·        Medical Reimbursements. Some policies cover reimbursements in the event that you had to cover for emergency medical treatment. Know your insurance agent and work well with them in cases like this.

·        Car Modifications. While a neatly-designed set up for a car with a booming bass yelling from the woofer is the urban definition of alpha male, it should be interesting to note that certain insurance policies limits coverage on vehicles that have been severely set up with modifications. It would be best to read through the policy and contact the insurance provider first before making any major changes to the vehicle.

What else do I need to know about car insurance?

As more and more car manufacturers have heeded the demands of the motorist for private transportation, car insurance demands have likely followed suit. Many banks nowadays have made their insurance policies more affordable and comprehensive to attract motorists to getting their vehicles covered.

BDO Unionbank, for example, can offer at least Php 10,500 for AUVs or SUVs and Php 14,700 for private cars. It also offers up to Php 300,000 Third Party Property Damage, or when a motorist causes damage to another vehicle during collision.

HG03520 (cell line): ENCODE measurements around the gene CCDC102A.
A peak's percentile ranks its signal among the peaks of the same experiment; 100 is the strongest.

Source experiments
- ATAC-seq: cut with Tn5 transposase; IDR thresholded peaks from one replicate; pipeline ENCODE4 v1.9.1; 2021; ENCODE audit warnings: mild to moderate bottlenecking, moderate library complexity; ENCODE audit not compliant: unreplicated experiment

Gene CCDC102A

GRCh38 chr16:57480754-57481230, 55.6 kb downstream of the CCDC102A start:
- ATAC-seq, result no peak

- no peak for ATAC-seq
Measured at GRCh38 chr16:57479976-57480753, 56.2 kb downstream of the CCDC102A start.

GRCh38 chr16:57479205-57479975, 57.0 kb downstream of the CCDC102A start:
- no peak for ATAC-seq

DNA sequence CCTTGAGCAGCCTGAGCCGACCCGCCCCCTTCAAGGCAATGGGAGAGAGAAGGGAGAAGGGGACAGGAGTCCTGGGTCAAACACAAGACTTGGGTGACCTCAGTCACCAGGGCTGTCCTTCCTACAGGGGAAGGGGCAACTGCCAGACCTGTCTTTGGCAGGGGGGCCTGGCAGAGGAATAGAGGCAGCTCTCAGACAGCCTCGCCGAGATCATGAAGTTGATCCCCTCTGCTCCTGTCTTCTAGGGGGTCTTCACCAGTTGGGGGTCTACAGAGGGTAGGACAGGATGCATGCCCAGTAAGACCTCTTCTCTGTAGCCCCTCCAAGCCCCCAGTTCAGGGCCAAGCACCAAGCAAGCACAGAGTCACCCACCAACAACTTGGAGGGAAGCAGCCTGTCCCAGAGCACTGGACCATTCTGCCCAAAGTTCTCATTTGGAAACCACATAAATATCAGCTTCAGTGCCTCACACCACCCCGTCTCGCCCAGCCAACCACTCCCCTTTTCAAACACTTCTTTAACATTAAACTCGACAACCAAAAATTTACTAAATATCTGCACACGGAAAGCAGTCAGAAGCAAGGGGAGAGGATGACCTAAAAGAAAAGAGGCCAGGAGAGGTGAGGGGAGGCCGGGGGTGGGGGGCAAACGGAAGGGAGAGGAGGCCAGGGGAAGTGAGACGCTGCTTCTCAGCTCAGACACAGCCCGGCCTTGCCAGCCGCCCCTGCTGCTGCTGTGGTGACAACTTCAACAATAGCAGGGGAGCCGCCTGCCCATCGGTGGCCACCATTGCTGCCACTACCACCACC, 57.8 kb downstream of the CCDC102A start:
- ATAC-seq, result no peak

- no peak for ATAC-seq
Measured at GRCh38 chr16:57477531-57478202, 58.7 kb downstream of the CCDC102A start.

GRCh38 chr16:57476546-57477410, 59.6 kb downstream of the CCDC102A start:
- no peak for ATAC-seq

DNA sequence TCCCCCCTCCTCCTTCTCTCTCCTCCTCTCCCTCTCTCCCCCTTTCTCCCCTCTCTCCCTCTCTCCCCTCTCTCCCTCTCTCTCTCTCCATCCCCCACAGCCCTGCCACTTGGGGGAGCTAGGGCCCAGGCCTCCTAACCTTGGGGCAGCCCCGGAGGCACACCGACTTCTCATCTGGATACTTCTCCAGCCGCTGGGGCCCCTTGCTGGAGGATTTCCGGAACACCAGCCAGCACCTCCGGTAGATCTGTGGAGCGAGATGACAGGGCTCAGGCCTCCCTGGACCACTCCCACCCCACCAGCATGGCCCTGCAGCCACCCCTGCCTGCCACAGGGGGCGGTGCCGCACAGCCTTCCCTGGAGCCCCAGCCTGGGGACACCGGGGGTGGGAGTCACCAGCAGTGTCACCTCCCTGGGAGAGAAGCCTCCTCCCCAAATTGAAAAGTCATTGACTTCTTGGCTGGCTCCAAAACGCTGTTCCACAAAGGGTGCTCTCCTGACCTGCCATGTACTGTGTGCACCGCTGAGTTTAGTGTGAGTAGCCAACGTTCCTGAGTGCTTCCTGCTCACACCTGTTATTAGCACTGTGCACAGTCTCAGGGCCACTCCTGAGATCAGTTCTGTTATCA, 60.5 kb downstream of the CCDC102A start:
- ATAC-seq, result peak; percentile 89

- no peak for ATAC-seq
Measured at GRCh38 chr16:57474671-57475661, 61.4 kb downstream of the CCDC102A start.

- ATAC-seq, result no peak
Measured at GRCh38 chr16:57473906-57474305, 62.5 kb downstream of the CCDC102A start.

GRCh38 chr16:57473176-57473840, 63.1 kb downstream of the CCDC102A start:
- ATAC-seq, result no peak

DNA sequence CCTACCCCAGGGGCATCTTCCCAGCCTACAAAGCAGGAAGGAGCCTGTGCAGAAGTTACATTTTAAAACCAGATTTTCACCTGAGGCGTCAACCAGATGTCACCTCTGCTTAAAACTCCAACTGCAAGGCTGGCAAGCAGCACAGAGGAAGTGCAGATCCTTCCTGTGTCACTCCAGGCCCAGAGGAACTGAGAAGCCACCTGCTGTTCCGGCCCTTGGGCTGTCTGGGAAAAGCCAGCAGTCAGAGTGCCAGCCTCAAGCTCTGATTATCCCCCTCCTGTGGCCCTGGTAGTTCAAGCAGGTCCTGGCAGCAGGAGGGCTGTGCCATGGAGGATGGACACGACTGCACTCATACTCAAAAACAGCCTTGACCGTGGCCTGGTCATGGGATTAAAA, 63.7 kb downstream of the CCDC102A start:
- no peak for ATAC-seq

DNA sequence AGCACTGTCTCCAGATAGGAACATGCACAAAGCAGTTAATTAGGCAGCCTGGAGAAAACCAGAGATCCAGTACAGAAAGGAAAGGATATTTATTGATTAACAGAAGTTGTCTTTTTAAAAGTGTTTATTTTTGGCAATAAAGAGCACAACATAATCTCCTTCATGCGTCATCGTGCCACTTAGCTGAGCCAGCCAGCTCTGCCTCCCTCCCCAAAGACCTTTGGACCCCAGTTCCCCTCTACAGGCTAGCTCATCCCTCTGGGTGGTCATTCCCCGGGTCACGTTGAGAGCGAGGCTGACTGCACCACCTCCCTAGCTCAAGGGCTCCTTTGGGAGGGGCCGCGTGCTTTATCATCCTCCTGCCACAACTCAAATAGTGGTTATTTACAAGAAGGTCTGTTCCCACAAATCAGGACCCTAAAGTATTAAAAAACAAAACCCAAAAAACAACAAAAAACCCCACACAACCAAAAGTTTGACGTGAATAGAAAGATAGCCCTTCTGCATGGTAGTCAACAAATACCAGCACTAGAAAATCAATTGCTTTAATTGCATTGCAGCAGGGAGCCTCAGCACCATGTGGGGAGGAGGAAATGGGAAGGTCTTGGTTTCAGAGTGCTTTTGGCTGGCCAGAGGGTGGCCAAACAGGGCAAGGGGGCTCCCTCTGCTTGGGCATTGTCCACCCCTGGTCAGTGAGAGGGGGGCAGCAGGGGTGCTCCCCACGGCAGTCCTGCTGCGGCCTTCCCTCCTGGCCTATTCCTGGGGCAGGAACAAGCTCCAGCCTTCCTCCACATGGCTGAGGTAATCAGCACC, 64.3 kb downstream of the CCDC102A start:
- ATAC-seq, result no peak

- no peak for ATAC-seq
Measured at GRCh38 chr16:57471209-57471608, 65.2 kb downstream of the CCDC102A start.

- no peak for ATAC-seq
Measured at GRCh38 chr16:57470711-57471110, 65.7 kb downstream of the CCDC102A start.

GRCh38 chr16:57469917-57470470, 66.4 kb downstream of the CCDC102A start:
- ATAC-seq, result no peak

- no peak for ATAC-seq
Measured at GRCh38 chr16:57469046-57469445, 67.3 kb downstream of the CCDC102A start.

BPI bank on the other hand, offers FREE coverage for typhoon and flood damage, which is very attractive and an ambulance reimbursement of up to Php 5,000. The offers from different financial institutions are just as attractive as the interest rates that are bundled with their car loans. Owning a car is no longer a life-long dream for the Filipino. It is now being offered in a silver platter. With the constant rise in demand for a comfortable mode of transportation, the price of vehicles and the insurance policies that should go with it are within arm’s reach.

As the new wave of crime-fighting in the Philippines with the new President fighting crime with the teeth and nail of a warlord, citizens are hopeful that drug-related syndicates such as carnapping would be eradicated.

The challenge now is how to sustain non-life insurance businesses from fraudulent claims, natural disasters and the constant struggle for employment among the working class who have just acquired a new car.